This was a barbaric operation by ZANU-PF. It should never have happened. It was a sad episode in our history and the MDC will obviously want to see justice being done if it comes to power. Such human rights abuses should be revisited and those responsible will have to account for their actions.[18][19]

National Constitutional Assembly[edit]

The National Constitutional Assembly (NCA), established in 1997, was chaired by a Moderator, and its day-to-day executive was run by a Task Force. Tsvangirai chaired the Task Force, as founding convener Tawanda Mutasah (succeeded by Bishop Nemapare) served as Moderator. Serving with Tsvangirai in the Task Force were activists that included Lovemore Madhuku, Welshman Ncube, Everjoice Win, Brian Kagoro, Tendai Biti and Priscilla Misihairabwi. The NCA gathered individual Zimbabwean citizens and civic organisations including labour movements, student and youth groups, women's groups, churches, business groups and human rights organisations. These individuals and groups formed the NCA to campaign for constitutional reform after realising that the political, social and economic problems affecting Zimbabwe were mainly a result of the defective Lancaster House constitution and could only be resolved through a new and democratic constitution. Tsvangirai stepped down after being elected president of the MDC.[20]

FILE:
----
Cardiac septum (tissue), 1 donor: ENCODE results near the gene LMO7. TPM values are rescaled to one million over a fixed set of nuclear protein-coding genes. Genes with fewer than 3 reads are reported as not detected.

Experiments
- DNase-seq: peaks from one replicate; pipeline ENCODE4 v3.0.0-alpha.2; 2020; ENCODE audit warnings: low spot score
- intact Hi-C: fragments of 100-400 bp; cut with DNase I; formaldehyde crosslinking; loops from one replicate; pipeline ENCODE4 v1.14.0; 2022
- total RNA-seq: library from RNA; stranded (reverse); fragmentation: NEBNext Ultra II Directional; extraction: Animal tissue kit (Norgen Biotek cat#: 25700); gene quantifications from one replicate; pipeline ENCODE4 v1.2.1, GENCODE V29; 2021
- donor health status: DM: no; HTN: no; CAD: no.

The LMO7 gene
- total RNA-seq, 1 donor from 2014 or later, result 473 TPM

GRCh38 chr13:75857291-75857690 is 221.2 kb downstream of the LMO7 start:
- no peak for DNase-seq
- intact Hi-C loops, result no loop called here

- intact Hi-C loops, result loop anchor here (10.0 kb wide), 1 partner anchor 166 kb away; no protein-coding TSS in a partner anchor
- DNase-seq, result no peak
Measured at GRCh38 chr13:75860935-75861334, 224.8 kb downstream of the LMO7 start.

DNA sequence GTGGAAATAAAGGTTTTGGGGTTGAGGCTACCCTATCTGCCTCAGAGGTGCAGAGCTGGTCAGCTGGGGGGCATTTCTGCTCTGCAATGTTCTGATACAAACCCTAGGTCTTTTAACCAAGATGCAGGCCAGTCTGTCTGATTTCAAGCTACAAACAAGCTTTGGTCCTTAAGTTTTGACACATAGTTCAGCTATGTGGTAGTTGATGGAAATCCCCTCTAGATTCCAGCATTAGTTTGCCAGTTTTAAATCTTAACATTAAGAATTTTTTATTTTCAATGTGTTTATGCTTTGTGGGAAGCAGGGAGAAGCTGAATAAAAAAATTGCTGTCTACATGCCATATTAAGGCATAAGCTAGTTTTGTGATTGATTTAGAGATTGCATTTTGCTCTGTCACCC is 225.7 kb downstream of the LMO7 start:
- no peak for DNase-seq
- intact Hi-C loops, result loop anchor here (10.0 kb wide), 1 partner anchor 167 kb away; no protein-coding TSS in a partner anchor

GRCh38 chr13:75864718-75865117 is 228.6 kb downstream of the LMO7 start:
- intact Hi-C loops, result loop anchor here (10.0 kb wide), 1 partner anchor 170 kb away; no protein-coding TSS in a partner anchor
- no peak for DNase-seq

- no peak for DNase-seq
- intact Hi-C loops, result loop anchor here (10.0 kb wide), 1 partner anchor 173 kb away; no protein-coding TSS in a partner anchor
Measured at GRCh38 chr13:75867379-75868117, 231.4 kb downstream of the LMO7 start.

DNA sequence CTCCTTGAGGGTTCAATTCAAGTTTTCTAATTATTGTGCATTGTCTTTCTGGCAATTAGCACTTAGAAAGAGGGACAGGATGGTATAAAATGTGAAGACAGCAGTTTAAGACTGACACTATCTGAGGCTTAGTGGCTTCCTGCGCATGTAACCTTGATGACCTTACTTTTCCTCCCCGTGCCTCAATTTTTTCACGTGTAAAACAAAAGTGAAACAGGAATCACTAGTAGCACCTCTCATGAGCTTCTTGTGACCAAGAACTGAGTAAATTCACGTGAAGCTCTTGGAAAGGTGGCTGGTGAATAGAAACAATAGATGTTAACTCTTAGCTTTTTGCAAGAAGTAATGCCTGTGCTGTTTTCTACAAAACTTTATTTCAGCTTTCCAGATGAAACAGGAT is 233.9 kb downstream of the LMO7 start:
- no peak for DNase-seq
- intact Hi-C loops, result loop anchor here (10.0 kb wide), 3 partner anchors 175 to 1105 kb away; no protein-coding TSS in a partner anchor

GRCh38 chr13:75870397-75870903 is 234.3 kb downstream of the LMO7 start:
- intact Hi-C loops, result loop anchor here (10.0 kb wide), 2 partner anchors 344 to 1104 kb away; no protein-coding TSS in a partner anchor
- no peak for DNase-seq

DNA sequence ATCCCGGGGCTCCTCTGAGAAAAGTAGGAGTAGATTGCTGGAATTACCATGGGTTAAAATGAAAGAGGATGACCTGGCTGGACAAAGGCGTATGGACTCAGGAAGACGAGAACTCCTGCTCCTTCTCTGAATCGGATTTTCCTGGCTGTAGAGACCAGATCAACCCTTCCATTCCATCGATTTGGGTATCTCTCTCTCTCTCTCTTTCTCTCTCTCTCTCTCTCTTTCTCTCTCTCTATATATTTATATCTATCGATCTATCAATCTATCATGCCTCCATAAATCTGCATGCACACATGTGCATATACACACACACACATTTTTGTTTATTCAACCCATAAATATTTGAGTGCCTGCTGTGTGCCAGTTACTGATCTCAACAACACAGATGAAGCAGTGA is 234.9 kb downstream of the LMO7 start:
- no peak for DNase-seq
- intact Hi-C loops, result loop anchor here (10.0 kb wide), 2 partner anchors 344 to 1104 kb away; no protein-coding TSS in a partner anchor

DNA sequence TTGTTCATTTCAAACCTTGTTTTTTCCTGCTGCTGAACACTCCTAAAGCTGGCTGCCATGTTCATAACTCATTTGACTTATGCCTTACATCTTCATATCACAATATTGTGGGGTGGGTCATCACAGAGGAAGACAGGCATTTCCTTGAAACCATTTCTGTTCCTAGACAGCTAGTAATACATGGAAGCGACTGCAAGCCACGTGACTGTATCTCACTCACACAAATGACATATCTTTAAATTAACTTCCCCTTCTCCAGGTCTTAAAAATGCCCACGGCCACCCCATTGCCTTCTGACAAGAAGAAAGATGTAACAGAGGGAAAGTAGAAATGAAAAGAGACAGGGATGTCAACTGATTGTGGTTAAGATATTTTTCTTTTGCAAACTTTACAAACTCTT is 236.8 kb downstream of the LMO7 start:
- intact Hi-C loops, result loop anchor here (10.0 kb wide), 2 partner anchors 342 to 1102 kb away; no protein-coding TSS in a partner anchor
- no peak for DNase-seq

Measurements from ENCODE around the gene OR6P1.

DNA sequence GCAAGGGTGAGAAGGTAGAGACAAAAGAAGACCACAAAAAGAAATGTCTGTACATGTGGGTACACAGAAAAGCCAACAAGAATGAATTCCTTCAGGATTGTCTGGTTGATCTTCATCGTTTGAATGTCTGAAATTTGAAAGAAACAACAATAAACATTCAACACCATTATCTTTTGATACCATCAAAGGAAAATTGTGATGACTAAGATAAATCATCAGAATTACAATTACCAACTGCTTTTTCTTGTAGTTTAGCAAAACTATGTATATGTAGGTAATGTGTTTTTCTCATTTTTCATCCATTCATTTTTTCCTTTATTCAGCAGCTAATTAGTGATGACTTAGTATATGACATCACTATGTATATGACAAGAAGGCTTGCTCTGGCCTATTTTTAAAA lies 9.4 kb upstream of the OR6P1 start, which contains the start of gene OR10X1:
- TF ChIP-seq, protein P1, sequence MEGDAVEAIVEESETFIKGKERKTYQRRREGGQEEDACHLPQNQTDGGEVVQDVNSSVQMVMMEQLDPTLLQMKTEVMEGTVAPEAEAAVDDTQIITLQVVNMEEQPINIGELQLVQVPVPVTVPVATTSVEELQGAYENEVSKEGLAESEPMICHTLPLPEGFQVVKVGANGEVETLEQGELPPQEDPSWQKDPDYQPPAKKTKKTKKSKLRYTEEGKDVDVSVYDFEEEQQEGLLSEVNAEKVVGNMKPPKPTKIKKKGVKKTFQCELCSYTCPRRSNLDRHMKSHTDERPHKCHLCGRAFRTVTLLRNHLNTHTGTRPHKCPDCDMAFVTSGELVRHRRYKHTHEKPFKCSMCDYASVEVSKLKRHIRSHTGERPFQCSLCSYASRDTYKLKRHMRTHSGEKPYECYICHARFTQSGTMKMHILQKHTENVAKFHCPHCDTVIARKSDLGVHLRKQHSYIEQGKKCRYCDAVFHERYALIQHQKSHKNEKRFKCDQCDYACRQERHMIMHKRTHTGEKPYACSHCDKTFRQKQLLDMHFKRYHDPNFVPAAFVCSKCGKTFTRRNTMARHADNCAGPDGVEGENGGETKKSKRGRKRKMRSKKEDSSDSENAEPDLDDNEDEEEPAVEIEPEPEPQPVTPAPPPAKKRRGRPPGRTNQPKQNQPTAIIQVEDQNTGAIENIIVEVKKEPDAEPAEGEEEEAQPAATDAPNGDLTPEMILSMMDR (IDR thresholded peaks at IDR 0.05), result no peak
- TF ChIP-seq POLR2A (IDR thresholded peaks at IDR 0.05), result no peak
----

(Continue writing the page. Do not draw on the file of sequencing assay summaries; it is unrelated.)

Solidar Silver Rose Award[edit]

In 2001 Tsvangirai was awarded the Solidar Silver Rose Award. The award was for outstanding achievement by an individual or organisation in the activities of civil society and in bringing about a fairer and more just society.[21]

Movement for Democratic Change[edit]

In 1999 Tsvangirai co-founded and organised the Movement for Democratic Change with Gibson Sibanda, Welshman Ncube, Fletcher Dulini Ncube and Isaac Matongo, an opposition party opposed to President Robert Mugabe and the ZANU-PF ruling party. He helped to defeat the February 2000 constitutional referendum, successfully campaigning against it along with the National Constitutional Assembly.